Josh Westgard also participated in Fedora 4 development work, acting as a community stakeholder for the Web Access Control (WebAC) feature development effort, as well as participating in the initial discussions for the Fedora API Extension Architecture (API-X).

Josh Westgard and Terry Owen assisted with the MD-SOAR project, developing documentation, carrying out testing and loading of legacy content, and advising the staff from partner institutions on the use of this new DSpace-based institutional repository.

Software Development

The bulk of the development work for the upgrade to Hippo CMS  version 7.9 has been completed.  Work is now underway to promote the new code into the staging site for user testing with promotion to production planned for the end of September.

User testing for the Online Student Application improvements were completed. These improvement were promoted to production following additional fixes based on user feedback.

Peter Eichman completed a second development sprint with the National Socio-Environmental Synthesis Center (SESYNC) working on a new Integrated Discovery Platform for automating the ingest and cataloging of socio-environmental data.

Along with the Fedora 4 user community the Libraries have decided that we need to develop a Fedora 4 authorization module based on the emerging Web Access Control (WebAC) standard for  RDF based Access Control.  Peter Eichman and Mohamed Mohideen Abdul Rasheed participated in the first of two planned development sprints.

Research and Learning Librarians have been piloting the Guide on the Side application from the University of Arizona Libraries and decided to put the service into production.  We worked with them to setup a new production server and to add basic Libraries branding to the site which is now available at http://tutorials.lib.umd.edu/.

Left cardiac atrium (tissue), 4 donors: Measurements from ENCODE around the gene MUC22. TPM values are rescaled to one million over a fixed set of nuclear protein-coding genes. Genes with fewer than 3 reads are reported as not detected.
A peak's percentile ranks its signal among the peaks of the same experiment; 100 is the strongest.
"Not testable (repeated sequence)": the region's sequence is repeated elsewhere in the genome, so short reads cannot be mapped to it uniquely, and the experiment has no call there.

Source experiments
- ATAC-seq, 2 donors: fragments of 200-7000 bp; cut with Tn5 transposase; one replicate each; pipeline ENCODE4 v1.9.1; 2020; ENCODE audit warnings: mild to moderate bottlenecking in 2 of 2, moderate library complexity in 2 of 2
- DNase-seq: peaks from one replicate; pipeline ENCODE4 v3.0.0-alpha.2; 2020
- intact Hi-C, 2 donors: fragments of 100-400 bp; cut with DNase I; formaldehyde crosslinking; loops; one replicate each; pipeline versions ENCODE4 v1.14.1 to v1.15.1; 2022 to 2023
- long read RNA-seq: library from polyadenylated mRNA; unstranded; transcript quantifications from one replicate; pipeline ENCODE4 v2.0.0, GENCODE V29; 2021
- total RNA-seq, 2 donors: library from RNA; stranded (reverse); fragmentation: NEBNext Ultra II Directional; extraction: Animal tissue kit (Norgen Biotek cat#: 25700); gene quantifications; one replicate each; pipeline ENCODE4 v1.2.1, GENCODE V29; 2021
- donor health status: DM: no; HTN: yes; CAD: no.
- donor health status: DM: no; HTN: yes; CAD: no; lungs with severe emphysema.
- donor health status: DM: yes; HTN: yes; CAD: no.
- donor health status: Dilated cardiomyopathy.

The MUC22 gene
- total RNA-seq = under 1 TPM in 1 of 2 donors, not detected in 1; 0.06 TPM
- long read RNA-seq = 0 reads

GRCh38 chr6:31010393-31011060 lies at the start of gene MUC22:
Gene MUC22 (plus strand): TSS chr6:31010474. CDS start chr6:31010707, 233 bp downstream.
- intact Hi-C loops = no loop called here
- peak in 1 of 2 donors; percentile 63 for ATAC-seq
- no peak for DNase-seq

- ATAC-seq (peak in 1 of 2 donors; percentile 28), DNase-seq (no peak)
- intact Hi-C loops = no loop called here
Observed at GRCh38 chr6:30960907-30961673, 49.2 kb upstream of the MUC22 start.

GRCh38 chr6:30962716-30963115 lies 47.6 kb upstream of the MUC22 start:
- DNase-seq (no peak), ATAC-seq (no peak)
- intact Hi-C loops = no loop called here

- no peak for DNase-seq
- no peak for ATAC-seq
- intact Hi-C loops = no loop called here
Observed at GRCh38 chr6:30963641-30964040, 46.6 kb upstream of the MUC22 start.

USMAI (University System of Maryland and Affiliated Institutions) Library Consortium

Support to USMAI

The CLAS team responded to 90 Aleph Rx submissions and 41 e-resource requests from across the consortium’s libraries in August.

The team contributed to several reports related to the consortium’s discussions about library management systems. In collaboration with the USMAI Shared Platforms & Applications subgroup, a report was produced to summarize and prioritize Aleph enhancement requests that were submitted by individuals in the consortium. CLAS also participated in conference calls with current customers of “next generation” library management systems.

With the approval of CLD, Google Analytics was configured for the consortium’s shared platforms, including Aleph OPAC, Research Port, SFX, and the USMAI Staff Site. Access to analytics has been distributed to co-chairs of the Reporting & Analytics Subgroup and will be made available to individual USMAI libraries in the coming weeks.

Kuali OLE

Working with the consortium’s testing group, CLAS helped develop a report about OLE’s current fit for the consortium’s needs as identified in the previously-created Next Gen ILS RFI document. The report was shared with CLD as an information piece for discussion at their September meeting. CLAS continued to attend weekly implementation meetings with other Kuali OLE adopters.


The Maryland Shared Open Access Repository (MD-SOAR) now boasts a collection of 45 items and growing! DSS developers configured the DSpace search and browse indexes according to the repository partners’ specifications, creating additional limiters like “Description” and “Language” to facilitate advanced searching. Several partners are beginning to introduce the repository to their faculty. If you work for a USMAI library, consider creating an account and adding your publications to MD-SOAR.


SSDR is pleased to welcome three new Graduate Assistants.  Aditya Gadgil (Smith School of Business, Marketing Analytics) and Ramesh Balasekaran (iSchool, Information Management) are performing general Software Development while Xiaoyu Tai (iSchool, Human-Computer Interaction) is filling our brand new position of Front End Developer.  All three will be spending this Fall learning Hippo CMS and participating in building the new Reponsive Web Design site.

DCMR and DPI are pleased to welcome their new shared Graduate Assistant, David Durden (iSchool, MLS). His fall projects will explore and compare researcher profile applications, compiling digitization grants, and analyzing digital collections usage statistics.